Libraries adapt to community needs
‘We are so much more than what you find in a book’
Think your local library is no longer relevant? Think again.
Now more than ever, people are flocking to local libraries for help with anything from learning a new job or writing skills to filling out TSA PreCheck or passport applications. Through one of the many library programs offered across the state, you could also learn about anything from beer to architecture.
There are more than 170 public libraries in Connecticut, in addition to government libraries or those in schools or universities. Attendance and usage at most have steadily increased in the past few years, several library directors said — thanks to the institutions reinventing themselves, their facilities and the programs they offer.
“In terms of numbers, our attendance continues to grow year by year,” said Ramona Burkey, director of the Russell Library in Middletown. “We see library users of all ages and backgrounds … from babies and toddlers with their caregivers to teens to retirees.”
Increased hours of operation since fall 2016 have boosted attendance, the New Haven Free Public Library Director Martha Brogan said.
“Together, the New Haven Free Public Library’s five physical locations and Readmobile welcome over 540,000 visitors through its doors annually, making it one of the, if not the most visited cultural institution in the city,” she said.
At the Woodbridge Town Library, Director Eric Werthmann said attendance has also been heading “slowly but steadily up.”
“We’re always looking for new, interesting kinds of programs to offer and we’re also always trying to improve our publicity efforts,” he said. “We host all kinds of programs — from movie screenings to jazz concerts, and from cooking demonstrations to history lectures.”
At the Norwalk Public Library, attendance has skyrocketed. The library has seen a 60 percent increase in patrons in the past four years — from 391,671 visitors in 2014 to 640,790 in 2018 — despite the library decreasing its circulation and print materials, Library Director Christine Bradley said.
“The big change has been in the increase and diversity of library programs for adults,” Bradley said. “The public library has become the place for adults of all ages to go for information and for education.”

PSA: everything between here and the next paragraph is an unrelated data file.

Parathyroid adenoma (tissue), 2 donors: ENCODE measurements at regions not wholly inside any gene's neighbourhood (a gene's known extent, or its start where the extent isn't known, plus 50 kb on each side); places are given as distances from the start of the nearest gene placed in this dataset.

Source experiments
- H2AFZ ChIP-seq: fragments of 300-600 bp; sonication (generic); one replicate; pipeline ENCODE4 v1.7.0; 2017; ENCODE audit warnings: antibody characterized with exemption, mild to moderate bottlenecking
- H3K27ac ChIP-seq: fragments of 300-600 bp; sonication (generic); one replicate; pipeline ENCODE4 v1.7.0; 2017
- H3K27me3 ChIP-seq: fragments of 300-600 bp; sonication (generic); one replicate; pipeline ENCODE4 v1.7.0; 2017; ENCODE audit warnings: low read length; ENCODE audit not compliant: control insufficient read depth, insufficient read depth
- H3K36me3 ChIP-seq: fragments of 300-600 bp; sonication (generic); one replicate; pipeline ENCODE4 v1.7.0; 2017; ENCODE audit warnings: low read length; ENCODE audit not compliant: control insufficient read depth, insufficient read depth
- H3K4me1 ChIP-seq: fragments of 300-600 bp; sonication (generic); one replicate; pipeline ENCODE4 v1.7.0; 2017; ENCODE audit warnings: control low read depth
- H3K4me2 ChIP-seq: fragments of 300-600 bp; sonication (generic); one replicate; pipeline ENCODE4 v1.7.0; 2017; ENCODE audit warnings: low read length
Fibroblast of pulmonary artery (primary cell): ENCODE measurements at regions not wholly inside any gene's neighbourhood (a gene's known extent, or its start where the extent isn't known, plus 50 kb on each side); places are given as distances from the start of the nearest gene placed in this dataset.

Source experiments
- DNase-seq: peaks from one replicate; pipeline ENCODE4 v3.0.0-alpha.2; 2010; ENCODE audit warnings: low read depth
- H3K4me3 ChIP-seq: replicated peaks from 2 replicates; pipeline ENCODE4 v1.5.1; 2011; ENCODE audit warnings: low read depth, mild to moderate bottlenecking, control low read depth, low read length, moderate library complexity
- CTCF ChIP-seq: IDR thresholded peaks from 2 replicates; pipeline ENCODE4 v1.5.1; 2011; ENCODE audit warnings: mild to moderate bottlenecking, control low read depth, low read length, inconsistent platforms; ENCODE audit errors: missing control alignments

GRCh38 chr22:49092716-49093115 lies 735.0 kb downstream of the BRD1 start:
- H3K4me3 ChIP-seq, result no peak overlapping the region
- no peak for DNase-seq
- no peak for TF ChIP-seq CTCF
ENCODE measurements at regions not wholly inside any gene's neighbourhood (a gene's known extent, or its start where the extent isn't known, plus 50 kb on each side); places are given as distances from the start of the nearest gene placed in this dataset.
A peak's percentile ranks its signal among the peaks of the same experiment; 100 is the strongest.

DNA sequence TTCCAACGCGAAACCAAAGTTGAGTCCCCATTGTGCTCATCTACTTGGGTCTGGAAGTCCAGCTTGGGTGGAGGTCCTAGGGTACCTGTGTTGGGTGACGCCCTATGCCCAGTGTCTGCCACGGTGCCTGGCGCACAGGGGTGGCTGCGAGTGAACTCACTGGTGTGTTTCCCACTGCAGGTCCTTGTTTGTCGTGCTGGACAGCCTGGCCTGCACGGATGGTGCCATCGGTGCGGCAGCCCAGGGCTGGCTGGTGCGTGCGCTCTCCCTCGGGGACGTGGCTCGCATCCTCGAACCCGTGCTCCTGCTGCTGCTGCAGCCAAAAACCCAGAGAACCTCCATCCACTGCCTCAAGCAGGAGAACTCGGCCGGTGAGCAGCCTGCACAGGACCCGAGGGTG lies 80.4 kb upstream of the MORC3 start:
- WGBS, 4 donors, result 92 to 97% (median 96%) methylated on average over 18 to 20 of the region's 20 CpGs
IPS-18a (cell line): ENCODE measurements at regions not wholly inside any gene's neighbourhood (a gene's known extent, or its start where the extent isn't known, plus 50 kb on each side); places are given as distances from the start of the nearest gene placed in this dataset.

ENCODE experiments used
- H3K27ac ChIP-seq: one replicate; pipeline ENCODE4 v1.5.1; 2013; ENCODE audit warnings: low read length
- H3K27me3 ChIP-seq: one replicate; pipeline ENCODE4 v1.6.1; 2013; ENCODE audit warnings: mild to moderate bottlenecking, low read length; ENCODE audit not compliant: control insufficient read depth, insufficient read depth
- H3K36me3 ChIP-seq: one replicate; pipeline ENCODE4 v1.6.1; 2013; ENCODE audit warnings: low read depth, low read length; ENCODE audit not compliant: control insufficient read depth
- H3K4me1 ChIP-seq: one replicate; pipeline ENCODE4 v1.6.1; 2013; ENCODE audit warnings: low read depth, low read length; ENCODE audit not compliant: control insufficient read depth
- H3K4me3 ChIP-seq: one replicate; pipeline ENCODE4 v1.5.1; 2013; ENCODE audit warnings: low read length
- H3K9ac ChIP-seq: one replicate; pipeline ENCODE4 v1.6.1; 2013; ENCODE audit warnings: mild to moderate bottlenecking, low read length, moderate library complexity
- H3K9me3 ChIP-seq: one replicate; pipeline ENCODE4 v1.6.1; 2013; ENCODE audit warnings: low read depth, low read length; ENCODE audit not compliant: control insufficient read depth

Since the Wilton Library expanded in 2005, attendance there also has burgeoned, said Janet Crystal, marketing and communications manager.
“We took to heart a ‘build it and they will come’ attitude with what the new space provided us,” Crystal said. “Our facility is very adaptable to the needs of our programming and vice versa …”
The senior population is one of the fastest growing groups in Wilton, she said.
“Our programming for seniors is engaging, diverse and often serves as a catalyst for new friendships,” Crystal said.
Burkey said her library in Middletown offers programs such as “Medicare Basics” to the older patrons, but one of her goals is to increase library usage by younger adults.
“Middletown is a small city is that is really thriving and growing, so we can expect to see more millennials living and working here,” she said. “We want to be sure we are ready to provide services that that population needs and wants, and that fit their lifestyle.”
Programs & Technology
Increasingly, libraries are upping their game on technology and trying to cater to people’s needs.
For example, Clark Memorial Library in Bethany offers a WiFi hotspot that town residents can check out for up to four weeks. It has been very popular in the two years it’s been offered, Director Melissa CanhamClyne said, and has been checked out by people who commute on the train, residents going away for a weekend or those who have recently moved and not yet gained internet access at home. Branford, Guilford, West Haven, New London and Norwich also offer the hotspots, Canham-Clyne said. “Library usage reflects evolving user lifestyles and expectations,” Brogan said. “We notice that people are using the library differently.”
After upgrading to highspeed, gigabit broadband and Wi-Fi at all five New Haven library locations, Wi-Fi usage increased 80 percent between fiscal years 2016 to 2018, she said. In response, the library invested in new digital learning tools like Lynda.com or JobNow and streaming from Hoopla, Overdrive and Kanopy, Brogan said.
People coming in to borrow CDs or movies on DVD have decreased at many of the libraries.
“The biggest shift we’ve seen is a steady decline in the circulation of our DVDs, which I attribute to people using streaming services, like Netflix,” said Claudia Cayne, director of Scoville Memorial Library in Salisbury.
“We renovated our interior in 2016 and since then we have seen more people come with their own computers and spend hours, if not the whole day, on their computer in the library,” Cayne said.
Often, people are just looking for a quiet place to read, study or conduct interviews. That’s why Danbury Public Library recently installed a four-person meeting pod that opened to the public in early November. It offers an HDMI hookup to a small TV for presentations, as well as a USB port to charge a smartphone.